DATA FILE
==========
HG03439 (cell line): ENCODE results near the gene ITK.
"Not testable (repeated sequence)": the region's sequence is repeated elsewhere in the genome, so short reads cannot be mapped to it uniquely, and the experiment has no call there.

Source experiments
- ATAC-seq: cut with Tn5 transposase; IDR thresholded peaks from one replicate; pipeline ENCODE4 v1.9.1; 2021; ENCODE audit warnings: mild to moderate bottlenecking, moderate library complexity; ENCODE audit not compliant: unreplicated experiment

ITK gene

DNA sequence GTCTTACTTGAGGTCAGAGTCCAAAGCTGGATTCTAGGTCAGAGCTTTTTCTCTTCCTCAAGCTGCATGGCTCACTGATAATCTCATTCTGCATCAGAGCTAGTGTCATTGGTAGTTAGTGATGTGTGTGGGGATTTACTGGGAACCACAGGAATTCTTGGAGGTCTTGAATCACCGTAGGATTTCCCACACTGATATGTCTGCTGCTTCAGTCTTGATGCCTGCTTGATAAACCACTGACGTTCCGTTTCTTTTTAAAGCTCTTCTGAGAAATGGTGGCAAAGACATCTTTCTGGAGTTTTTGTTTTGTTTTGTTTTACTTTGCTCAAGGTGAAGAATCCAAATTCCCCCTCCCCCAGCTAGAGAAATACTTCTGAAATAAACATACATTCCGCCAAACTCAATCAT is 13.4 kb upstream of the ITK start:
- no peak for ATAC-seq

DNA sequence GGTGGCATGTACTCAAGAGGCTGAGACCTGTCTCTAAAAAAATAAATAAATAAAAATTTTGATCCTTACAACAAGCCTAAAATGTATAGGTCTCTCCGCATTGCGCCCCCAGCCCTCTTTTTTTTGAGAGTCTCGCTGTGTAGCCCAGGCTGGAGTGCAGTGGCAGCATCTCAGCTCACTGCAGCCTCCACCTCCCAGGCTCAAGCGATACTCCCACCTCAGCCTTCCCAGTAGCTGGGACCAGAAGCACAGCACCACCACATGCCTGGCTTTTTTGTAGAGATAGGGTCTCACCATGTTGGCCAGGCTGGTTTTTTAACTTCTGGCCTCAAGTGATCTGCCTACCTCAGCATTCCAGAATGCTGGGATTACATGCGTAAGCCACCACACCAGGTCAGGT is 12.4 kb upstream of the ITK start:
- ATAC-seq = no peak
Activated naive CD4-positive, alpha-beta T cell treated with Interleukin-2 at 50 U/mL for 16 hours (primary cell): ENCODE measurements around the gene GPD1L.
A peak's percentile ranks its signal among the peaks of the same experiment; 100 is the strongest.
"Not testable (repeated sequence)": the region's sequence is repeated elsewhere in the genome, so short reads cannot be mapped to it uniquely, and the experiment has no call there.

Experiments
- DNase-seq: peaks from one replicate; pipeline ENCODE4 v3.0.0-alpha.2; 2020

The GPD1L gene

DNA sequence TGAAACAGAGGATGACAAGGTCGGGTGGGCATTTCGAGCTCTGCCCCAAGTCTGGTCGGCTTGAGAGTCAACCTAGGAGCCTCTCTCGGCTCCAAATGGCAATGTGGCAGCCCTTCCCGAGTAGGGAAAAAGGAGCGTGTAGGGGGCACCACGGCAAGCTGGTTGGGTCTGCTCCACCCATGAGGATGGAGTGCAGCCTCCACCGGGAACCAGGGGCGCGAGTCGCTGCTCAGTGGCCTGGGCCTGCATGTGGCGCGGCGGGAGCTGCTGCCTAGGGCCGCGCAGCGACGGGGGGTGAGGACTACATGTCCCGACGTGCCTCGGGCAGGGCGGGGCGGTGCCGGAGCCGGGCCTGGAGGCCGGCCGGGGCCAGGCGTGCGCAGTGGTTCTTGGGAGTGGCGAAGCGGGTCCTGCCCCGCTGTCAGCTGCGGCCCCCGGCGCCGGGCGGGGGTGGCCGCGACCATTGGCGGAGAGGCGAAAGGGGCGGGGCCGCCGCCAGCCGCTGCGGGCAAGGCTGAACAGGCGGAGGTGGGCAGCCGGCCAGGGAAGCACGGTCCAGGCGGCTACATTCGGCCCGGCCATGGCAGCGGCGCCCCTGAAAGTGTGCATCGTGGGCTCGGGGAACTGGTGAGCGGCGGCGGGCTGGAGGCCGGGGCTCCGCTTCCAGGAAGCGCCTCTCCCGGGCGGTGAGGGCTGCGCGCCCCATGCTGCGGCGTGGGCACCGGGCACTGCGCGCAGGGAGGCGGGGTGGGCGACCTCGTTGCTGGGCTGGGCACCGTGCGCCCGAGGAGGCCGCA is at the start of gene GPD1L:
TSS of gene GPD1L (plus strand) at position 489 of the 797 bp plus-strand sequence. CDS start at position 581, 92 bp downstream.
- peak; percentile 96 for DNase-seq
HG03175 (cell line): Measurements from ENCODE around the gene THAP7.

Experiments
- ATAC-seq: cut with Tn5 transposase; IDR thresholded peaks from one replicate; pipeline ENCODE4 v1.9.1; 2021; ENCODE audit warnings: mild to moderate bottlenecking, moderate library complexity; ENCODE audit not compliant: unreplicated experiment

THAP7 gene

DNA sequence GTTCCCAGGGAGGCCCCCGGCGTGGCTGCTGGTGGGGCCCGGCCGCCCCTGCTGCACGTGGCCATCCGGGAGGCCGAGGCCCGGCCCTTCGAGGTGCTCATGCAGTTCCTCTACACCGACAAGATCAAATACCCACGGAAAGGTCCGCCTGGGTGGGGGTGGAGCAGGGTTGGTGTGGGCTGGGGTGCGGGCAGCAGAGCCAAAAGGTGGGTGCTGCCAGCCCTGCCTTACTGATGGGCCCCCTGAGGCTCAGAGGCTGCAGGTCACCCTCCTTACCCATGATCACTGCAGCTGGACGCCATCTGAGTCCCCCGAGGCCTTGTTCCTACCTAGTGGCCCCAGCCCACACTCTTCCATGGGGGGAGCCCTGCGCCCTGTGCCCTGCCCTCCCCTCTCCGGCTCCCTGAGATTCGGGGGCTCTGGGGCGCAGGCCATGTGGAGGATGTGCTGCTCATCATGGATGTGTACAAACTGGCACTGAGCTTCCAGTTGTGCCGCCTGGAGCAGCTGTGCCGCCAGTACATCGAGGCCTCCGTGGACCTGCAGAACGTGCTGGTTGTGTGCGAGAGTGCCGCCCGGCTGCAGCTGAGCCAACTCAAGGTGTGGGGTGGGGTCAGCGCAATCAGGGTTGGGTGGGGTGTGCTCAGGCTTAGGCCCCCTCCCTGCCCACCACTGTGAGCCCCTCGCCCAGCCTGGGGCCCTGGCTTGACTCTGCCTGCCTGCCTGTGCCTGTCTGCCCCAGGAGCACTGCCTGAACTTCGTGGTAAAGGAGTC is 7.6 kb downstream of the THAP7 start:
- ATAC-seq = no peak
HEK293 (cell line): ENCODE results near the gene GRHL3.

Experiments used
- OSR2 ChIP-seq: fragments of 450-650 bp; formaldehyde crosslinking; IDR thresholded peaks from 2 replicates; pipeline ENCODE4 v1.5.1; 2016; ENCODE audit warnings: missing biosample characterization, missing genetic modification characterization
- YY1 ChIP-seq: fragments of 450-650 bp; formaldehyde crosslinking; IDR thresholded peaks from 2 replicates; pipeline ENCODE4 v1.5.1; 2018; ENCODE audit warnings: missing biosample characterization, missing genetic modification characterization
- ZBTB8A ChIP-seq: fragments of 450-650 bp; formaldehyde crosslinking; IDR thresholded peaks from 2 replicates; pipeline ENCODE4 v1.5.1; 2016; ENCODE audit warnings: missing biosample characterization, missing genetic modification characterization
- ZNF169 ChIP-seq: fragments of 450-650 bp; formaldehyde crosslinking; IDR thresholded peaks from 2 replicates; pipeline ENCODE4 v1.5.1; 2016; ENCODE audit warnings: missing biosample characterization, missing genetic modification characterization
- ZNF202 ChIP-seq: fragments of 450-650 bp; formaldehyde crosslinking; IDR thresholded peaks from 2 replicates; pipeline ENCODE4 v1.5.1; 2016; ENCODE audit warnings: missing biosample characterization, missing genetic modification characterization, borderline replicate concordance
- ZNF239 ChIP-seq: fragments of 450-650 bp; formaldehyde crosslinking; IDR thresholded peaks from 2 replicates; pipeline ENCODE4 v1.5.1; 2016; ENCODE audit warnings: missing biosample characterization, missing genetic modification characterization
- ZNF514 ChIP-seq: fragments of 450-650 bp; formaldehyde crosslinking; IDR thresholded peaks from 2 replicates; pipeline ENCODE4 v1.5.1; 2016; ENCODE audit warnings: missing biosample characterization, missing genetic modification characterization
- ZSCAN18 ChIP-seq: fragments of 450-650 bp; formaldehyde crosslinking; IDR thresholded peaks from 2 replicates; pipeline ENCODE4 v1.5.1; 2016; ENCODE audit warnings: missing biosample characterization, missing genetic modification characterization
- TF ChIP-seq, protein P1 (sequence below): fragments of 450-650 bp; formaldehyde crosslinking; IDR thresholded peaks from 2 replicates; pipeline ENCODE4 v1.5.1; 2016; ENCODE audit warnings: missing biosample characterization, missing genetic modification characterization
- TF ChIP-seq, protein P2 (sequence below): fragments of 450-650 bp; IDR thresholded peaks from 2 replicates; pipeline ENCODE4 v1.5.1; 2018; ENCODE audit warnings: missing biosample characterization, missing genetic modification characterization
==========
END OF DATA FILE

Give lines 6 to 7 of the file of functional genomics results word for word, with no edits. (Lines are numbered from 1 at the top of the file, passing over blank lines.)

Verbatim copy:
DNA sequence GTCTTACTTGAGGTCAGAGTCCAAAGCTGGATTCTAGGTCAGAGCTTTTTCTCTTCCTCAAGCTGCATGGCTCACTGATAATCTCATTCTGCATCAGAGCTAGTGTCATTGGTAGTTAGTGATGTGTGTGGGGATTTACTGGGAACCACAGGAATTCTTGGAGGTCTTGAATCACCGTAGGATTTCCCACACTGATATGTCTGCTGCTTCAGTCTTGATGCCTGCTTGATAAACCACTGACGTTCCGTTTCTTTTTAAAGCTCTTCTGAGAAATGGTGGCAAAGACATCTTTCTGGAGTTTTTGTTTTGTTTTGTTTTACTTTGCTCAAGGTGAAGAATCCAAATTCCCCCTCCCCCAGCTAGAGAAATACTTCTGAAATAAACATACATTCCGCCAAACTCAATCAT is 13.4 kb upstream of the ITK start:
- no peak for ATAC-seq